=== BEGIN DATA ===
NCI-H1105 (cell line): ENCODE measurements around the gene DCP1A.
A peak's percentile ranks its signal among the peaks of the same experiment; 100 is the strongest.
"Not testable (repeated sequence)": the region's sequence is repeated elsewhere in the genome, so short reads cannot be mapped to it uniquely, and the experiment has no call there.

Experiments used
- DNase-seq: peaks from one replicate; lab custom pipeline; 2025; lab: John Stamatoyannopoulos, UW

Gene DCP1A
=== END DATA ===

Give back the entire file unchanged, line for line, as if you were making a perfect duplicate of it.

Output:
NCI-H1105 (cell line): ENCODE measurements around the gene DCP1A.
A peak's percentile ranks its signal among the peaks of the same experiment; 100 is the strongest.
"Not testable (repeated sequence)": the region's sequence is repeated elsewhere in the genome, so short reads cannot be mapped to it uniquely, and the experiment has no call there.

Experiments used
- DNase-seq: peaks from one replicate; lab custom pipeline; 2025; lab: John Stamatoyannopoulos, UW

Gene DCP1A